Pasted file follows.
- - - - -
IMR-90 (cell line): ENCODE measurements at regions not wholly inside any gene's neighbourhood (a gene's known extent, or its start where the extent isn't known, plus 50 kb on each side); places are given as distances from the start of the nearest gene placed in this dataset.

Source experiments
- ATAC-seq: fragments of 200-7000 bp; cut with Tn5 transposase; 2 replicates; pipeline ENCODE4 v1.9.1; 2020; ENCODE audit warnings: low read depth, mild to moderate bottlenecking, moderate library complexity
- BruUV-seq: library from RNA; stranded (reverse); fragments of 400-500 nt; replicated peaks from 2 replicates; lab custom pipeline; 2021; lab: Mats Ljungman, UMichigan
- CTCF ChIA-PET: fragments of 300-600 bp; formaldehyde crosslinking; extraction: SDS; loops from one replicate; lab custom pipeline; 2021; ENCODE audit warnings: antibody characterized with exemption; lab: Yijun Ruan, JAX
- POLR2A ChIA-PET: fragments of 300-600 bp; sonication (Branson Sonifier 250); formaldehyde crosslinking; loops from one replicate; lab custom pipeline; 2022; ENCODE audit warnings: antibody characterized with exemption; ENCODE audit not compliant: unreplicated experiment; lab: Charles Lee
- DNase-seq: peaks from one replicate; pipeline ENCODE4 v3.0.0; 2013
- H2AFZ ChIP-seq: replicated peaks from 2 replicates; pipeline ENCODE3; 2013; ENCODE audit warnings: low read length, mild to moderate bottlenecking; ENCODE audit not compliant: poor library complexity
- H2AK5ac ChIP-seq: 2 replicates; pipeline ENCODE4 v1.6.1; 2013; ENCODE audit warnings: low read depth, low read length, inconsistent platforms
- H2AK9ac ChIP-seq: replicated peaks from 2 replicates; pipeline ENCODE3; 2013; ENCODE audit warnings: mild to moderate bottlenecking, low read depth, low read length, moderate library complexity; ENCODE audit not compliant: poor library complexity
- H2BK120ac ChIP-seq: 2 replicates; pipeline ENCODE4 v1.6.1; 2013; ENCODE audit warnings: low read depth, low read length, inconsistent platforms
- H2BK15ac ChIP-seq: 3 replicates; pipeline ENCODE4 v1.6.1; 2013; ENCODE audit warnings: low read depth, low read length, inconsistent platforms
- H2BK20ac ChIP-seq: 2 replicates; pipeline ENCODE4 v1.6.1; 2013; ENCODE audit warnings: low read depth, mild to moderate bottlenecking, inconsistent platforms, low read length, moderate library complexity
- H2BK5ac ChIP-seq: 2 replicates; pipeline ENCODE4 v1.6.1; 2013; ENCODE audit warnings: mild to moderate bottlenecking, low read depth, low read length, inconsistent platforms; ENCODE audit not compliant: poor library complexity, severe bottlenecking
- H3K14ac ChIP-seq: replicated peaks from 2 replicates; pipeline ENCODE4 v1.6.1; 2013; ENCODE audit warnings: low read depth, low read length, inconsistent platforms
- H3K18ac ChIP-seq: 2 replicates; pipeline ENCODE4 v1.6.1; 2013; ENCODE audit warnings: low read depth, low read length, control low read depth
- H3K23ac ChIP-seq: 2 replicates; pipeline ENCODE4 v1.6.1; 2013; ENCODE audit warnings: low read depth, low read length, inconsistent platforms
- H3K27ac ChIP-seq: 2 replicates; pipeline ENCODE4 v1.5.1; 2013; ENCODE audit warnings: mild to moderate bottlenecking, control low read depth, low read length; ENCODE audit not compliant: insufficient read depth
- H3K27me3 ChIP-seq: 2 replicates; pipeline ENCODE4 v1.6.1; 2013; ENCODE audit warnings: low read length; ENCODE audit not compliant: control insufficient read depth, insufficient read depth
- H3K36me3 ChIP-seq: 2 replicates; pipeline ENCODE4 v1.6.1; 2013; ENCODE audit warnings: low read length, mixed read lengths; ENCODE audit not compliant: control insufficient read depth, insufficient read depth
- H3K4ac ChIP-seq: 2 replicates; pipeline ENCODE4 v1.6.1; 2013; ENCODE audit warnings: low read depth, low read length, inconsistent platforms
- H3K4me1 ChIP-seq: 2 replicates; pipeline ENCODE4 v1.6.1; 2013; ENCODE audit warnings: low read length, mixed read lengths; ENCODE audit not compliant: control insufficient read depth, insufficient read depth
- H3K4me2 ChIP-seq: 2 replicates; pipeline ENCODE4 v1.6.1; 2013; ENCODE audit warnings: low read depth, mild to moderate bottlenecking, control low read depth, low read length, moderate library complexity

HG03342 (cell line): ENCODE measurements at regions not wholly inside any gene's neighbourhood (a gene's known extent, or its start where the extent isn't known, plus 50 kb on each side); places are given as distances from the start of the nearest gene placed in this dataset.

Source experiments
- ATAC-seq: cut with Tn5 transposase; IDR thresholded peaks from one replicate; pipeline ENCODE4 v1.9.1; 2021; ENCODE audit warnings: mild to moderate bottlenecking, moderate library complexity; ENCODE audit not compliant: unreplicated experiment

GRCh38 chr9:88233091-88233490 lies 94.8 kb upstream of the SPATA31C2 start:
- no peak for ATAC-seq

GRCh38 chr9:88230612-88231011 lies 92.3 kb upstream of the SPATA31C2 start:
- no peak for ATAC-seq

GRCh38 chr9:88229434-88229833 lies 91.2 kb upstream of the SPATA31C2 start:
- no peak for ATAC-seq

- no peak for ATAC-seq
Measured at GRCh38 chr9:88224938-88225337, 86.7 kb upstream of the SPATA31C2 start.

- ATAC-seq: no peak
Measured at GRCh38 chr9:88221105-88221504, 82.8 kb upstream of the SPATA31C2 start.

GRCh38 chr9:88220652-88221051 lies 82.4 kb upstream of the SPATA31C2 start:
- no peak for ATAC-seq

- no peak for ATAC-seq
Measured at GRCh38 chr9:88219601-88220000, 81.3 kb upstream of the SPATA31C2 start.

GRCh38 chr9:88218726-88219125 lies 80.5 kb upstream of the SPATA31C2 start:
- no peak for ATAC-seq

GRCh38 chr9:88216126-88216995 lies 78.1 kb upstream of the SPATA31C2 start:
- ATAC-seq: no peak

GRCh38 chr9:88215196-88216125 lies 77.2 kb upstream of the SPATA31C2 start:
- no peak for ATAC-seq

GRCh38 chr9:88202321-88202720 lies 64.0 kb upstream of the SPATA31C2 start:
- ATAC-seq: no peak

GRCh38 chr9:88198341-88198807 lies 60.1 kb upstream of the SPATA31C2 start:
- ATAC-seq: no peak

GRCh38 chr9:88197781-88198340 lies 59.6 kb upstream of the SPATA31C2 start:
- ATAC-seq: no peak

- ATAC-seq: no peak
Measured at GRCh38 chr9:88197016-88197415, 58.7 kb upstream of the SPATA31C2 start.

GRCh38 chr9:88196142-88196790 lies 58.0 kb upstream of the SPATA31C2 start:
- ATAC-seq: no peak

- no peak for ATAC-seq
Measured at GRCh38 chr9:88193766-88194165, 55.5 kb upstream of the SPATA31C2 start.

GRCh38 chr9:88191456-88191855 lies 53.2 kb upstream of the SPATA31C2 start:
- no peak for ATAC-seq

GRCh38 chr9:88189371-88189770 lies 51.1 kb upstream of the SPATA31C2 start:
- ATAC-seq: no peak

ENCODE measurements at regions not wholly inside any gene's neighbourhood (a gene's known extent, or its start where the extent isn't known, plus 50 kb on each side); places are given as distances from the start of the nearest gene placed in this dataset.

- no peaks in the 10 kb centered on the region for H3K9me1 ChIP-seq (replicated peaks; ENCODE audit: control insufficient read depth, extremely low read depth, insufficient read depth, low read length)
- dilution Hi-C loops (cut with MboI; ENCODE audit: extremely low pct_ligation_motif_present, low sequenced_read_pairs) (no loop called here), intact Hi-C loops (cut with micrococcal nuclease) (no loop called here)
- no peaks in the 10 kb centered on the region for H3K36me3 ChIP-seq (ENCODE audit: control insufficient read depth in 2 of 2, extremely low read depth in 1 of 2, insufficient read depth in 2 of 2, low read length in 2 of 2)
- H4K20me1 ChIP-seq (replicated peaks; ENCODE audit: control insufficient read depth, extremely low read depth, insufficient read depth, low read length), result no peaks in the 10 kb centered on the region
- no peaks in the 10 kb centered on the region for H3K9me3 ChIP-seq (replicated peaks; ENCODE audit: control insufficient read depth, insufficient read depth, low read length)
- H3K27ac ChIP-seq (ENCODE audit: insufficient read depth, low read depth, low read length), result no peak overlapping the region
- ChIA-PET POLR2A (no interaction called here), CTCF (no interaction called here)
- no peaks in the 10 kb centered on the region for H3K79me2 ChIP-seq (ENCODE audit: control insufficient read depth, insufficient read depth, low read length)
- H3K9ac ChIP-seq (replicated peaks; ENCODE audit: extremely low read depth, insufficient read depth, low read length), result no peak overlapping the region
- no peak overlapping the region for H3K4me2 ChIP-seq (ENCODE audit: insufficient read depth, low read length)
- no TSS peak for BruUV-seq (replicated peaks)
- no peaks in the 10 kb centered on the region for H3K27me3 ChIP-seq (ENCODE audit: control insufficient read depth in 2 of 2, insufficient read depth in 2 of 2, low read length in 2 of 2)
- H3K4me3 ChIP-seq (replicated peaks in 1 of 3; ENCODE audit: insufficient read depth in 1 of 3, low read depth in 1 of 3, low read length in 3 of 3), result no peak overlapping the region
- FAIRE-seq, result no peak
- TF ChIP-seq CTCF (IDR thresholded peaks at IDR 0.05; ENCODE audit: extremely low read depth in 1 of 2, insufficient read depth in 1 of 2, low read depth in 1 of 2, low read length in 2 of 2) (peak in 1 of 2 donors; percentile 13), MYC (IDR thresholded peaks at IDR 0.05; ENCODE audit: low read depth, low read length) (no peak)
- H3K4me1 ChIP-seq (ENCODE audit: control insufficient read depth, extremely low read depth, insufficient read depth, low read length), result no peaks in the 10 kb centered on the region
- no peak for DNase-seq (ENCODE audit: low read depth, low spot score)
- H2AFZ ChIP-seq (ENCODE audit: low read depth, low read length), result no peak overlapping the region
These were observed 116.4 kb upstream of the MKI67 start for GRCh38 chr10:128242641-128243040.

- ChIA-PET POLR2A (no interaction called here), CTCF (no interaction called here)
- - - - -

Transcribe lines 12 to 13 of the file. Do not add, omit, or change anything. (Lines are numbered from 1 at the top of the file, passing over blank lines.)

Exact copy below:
- H2BK15ac ChIP-seq: 3 replicates; pipeline ENCODE4 v1.6.1; 2013; ENCODE audit warnings: low read depth, low read length, inconsistent platforms
- H2BK20ac ChIP-seq: 2 replicates; pipeline ENCODE4 v1.6.1; 2013; ENCODE audit warnings: low read depth, mild to moderate bottlenecking, inconsistent platforms, low read length, moderate library complexity